S.M.S. Emden

S.M.S. Emden

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[Original German titles, translated] "Emden" Five English Ships in the Bay of Bengal. Upon the Return of First Lieutenant v. Muecke with the Emden crew in Germany [end]

The story of His Majesty's Ship the Emden is one of the most captivating of World War I. For a few weeks at the start of the war in the fall of 1914, this German destroyer wreaked havoc on British India's west coast, taking British Indian ships and harbours by surprise with daring attacks. As this postcard celebrates, the Emden become a vivid example of force projection to its German supporters. In September it surprised ships in the Bay of Bengal, sinking and capturing numerous vessels ill-prepared for attack, and at the end of the month, decided to bombard Chennai with its guns, setting of fires and scaring the population across British India (even though anti-colonial freedom fighters were delighted by this turn of events). Scuttling about the Indian Ocean between India, Indonesia and Malaysia to sink ships and capture coal and supplies, as well as launch an attack in Penang Harbour at the end of October that added to its notoriety, it was not until November that an Australian warship, the Sydney finally sank it near off the Cocos Islands. During a three-month tenure shuttling across 56,000 kilometers, the Emden had sunk two warships and sank or captured 16 other British ships, plus those of other nations.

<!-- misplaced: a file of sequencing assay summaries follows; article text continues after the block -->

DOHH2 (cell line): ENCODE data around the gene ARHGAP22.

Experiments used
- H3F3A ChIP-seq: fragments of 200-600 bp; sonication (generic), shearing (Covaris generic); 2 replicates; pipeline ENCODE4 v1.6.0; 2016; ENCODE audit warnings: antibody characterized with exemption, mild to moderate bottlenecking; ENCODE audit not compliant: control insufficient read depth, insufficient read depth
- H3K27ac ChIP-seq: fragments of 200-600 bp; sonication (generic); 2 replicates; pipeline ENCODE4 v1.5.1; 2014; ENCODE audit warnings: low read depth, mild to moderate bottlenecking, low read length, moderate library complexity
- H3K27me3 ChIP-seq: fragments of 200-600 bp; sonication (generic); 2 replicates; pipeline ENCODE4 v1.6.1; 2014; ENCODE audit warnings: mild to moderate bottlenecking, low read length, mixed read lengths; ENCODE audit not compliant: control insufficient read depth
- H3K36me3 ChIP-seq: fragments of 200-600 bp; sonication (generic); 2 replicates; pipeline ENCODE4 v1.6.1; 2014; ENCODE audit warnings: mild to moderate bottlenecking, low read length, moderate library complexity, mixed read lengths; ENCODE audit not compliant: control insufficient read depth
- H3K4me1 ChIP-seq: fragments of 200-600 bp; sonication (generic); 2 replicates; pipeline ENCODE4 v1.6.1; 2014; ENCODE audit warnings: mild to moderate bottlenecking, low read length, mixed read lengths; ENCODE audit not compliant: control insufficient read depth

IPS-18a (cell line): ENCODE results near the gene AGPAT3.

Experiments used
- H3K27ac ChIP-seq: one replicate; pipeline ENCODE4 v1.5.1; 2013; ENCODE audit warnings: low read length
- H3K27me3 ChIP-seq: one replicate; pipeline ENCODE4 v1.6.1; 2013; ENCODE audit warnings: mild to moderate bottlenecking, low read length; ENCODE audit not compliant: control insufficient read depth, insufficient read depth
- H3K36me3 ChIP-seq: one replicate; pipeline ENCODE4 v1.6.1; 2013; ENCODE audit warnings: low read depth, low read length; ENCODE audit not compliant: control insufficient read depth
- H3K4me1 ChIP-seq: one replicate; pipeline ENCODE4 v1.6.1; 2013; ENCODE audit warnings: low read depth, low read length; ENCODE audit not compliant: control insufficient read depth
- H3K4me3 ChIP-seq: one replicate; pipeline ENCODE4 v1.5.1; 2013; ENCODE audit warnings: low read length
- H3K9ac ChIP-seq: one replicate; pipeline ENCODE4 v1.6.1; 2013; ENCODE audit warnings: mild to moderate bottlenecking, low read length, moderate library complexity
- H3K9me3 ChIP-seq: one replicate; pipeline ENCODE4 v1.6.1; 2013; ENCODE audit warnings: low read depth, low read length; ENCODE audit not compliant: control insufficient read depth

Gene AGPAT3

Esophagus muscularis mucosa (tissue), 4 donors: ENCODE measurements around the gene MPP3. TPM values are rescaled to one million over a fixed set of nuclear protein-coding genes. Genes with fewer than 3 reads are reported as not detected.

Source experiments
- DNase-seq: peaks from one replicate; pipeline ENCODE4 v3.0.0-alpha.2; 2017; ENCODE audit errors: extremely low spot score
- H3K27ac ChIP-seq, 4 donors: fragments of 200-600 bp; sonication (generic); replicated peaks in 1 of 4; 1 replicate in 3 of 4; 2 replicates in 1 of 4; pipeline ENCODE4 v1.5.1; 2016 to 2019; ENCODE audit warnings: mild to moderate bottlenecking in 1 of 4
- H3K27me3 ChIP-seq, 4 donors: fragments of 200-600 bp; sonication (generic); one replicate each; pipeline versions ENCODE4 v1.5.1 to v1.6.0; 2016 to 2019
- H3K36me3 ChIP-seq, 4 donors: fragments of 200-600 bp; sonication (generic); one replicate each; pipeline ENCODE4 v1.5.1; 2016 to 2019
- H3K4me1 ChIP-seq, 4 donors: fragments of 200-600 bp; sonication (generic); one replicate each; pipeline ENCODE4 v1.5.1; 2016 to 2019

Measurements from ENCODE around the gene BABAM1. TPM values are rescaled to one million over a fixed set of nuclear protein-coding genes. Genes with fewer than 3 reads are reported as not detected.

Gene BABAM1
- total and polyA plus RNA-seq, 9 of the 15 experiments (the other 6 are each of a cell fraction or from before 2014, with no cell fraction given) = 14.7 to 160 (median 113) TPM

First Lieutenant v. Muecke and part of the crew had been stranded before the final Cocos battle, then taken over a captured ship and made it back to Germany via the allied Ottoman Empire. They returned as heroes. A new Emden was commissioned (the Japanese even tried to re-float the sunken original), movies made of its exploits, and its captured guns decorate Australian parks. Needless to say, this was only one of many German postcards glorifying the Emden's exploits.

[Original German titles] Emden versenkt im Hafen v. Bengalen 5 englische Schiffe. Zur Ankunft des Kap.-Leut. v. Muecke mit der Emdem-Mannscahft in Deutschland [end]